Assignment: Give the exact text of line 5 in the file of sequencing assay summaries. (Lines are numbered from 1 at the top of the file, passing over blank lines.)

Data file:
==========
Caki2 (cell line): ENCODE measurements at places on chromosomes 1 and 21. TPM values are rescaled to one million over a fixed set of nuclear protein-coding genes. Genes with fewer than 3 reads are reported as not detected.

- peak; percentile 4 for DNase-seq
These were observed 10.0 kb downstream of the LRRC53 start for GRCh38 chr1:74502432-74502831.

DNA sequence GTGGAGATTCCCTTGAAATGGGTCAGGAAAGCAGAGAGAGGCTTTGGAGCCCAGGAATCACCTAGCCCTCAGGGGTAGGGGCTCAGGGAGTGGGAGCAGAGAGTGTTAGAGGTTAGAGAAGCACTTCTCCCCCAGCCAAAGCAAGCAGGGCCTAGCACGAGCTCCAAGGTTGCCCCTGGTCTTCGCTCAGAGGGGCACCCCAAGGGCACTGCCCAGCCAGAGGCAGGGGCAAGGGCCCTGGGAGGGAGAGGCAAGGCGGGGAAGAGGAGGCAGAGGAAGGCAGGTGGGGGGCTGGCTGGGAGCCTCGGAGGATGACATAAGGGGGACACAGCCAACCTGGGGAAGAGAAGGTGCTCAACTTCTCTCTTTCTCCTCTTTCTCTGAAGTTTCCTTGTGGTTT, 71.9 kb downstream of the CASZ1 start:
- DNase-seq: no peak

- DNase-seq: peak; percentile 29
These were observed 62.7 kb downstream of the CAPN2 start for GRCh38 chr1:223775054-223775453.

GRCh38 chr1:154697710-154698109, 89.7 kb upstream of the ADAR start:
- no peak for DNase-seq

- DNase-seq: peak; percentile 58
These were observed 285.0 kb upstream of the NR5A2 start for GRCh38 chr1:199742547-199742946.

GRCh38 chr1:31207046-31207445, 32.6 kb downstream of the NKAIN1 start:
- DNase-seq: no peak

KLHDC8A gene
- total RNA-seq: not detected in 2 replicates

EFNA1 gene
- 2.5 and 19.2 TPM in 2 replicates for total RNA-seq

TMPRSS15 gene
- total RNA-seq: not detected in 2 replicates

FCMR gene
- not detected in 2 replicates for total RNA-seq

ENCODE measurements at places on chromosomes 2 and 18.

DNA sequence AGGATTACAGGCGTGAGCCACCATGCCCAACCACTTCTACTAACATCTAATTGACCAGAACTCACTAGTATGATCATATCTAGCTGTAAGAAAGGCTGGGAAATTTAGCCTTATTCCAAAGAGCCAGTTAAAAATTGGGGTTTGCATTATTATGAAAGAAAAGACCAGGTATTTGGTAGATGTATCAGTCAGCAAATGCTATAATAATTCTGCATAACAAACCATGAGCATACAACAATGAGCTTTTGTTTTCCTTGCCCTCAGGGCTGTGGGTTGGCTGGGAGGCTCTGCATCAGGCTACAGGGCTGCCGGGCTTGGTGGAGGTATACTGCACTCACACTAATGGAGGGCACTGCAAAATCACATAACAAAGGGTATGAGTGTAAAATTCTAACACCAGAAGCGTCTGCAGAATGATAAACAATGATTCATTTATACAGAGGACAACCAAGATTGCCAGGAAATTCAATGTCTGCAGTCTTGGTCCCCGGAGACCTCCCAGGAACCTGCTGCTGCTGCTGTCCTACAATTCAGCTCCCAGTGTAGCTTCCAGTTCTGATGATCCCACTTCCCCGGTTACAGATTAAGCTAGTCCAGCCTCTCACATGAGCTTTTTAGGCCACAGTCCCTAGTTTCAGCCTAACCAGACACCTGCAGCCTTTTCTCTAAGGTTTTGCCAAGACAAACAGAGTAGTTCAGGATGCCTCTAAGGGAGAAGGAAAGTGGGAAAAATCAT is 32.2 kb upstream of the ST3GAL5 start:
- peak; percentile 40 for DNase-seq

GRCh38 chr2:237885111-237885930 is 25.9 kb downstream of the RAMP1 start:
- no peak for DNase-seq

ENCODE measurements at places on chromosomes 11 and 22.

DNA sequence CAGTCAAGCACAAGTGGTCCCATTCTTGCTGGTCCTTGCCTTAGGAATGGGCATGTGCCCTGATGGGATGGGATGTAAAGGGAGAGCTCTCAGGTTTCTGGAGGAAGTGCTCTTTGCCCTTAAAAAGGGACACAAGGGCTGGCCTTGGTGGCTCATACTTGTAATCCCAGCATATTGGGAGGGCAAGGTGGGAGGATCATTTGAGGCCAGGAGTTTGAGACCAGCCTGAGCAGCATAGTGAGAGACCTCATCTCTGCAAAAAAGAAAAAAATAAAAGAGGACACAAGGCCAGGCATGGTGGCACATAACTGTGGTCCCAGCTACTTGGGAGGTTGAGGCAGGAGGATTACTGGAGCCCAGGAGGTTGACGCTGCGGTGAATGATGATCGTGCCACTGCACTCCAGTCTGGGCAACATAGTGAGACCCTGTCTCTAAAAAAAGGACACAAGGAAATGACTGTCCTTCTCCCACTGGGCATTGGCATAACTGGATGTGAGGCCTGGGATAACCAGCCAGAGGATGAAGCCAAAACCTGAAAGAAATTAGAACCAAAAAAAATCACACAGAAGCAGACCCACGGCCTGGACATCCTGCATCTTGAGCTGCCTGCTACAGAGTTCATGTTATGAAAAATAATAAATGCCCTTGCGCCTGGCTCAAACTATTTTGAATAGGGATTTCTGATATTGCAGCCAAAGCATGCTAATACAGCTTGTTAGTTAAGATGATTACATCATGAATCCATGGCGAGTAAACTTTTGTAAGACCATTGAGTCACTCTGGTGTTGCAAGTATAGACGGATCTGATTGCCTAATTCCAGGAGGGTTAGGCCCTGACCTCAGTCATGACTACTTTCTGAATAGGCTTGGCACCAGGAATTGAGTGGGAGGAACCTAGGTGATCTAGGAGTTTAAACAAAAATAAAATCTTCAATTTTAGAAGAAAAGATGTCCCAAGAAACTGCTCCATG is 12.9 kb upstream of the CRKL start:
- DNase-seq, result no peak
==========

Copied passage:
- DNase-seq: no peak